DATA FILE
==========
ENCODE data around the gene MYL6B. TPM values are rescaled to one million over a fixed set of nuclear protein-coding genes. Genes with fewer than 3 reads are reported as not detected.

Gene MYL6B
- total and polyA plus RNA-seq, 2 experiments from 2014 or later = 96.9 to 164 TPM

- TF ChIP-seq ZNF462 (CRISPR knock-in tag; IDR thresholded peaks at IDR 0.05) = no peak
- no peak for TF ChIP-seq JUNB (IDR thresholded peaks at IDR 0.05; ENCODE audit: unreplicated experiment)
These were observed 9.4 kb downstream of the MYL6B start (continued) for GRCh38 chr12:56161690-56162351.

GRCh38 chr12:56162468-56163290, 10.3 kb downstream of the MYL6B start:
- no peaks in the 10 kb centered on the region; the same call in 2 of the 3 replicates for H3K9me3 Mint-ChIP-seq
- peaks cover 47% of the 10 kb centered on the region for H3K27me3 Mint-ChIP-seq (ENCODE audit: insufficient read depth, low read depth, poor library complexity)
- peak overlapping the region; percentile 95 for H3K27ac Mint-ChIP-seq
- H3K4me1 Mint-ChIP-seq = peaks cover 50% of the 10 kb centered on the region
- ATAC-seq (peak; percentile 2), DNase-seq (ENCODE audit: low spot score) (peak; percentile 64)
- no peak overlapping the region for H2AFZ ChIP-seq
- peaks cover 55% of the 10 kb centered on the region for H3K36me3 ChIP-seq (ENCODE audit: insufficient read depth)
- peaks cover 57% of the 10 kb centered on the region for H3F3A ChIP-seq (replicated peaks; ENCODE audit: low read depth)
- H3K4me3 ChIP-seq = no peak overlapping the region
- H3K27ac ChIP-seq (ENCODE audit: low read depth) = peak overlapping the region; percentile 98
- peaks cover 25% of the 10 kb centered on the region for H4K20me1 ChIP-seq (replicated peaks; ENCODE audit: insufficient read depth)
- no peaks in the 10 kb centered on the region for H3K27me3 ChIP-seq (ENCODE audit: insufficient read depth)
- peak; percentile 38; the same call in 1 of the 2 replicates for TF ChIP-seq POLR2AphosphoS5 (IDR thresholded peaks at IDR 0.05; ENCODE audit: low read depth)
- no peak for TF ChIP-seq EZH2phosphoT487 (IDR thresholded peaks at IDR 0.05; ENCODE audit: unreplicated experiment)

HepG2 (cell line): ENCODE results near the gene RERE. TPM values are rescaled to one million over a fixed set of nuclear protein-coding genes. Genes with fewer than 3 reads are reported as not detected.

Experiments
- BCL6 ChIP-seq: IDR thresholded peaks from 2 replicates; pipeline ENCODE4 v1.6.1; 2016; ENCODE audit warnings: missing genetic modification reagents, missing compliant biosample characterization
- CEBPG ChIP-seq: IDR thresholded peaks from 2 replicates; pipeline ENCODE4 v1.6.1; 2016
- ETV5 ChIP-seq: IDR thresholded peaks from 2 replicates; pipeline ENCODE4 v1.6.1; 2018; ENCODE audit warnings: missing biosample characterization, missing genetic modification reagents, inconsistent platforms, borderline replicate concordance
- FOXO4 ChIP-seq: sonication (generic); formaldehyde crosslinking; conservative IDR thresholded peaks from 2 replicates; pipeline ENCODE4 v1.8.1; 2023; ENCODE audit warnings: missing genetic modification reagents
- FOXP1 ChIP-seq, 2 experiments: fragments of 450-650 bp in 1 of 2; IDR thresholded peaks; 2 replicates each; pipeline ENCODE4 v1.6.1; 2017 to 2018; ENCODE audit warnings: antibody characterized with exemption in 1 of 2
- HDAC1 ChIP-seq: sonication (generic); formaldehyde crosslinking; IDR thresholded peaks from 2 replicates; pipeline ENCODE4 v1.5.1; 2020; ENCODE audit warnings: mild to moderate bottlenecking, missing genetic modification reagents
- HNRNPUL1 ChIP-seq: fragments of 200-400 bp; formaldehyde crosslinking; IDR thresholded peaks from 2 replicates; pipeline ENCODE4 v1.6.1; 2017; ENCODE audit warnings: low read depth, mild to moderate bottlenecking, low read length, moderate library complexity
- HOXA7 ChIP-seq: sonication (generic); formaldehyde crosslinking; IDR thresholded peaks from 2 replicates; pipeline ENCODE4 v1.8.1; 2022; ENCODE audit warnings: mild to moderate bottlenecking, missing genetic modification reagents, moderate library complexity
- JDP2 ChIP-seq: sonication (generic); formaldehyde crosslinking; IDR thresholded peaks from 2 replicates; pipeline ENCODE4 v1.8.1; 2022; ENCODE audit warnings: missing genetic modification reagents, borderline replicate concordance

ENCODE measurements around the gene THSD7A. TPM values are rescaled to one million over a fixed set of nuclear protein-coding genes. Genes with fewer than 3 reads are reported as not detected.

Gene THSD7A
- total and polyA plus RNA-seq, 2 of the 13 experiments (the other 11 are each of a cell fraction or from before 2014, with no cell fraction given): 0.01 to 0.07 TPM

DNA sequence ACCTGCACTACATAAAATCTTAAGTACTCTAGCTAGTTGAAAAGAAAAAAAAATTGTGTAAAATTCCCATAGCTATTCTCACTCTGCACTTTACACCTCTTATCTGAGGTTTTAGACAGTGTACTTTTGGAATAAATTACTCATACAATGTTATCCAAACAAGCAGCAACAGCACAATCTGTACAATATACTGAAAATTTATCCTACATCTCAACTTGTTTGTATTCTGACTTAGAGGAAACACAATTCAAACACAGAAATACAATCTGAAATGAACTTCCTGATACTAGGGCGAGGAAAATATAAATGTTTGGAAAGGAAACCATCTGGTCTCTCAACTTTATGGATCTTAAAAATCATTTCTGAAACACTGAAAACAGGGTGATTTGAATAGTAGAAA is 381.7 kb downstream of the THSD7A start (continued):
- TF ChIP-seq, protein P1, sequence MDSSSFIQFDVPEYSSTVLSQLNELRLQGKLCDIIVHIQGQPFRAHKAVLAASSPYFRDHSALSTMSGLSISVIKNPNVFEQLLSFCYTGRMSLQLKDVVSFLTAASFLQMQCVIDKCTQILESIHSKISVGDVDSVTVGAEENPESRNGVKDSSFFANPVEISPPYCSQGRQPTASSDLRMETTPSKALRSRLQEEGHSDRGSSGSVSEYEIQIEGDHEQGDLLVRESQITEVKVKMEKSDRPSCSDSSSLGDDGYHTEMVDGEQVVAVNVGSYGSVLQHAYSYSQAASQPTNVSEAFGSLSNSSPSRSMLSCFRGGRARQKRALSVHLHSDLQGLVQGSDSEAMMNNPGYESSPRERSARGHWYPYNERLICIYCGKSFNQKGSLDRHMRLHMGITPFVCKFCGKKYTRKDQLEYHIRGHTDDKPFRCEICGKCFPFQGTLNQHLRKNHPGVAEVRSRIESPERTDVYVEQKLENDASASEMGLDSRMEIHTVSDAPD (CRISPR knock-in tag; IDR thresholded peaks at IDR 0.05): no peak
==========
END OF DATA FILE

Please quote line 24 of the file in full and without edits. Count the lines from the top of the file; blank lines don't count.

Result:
- BCL6 ChIP-seq: IDR thresholded peaks from 2 replicates; pipeline ENCODE4 v1.6.1; 2016; ENCODE audit warnings: missing genetic modification reagents, missing compliant biosample characterization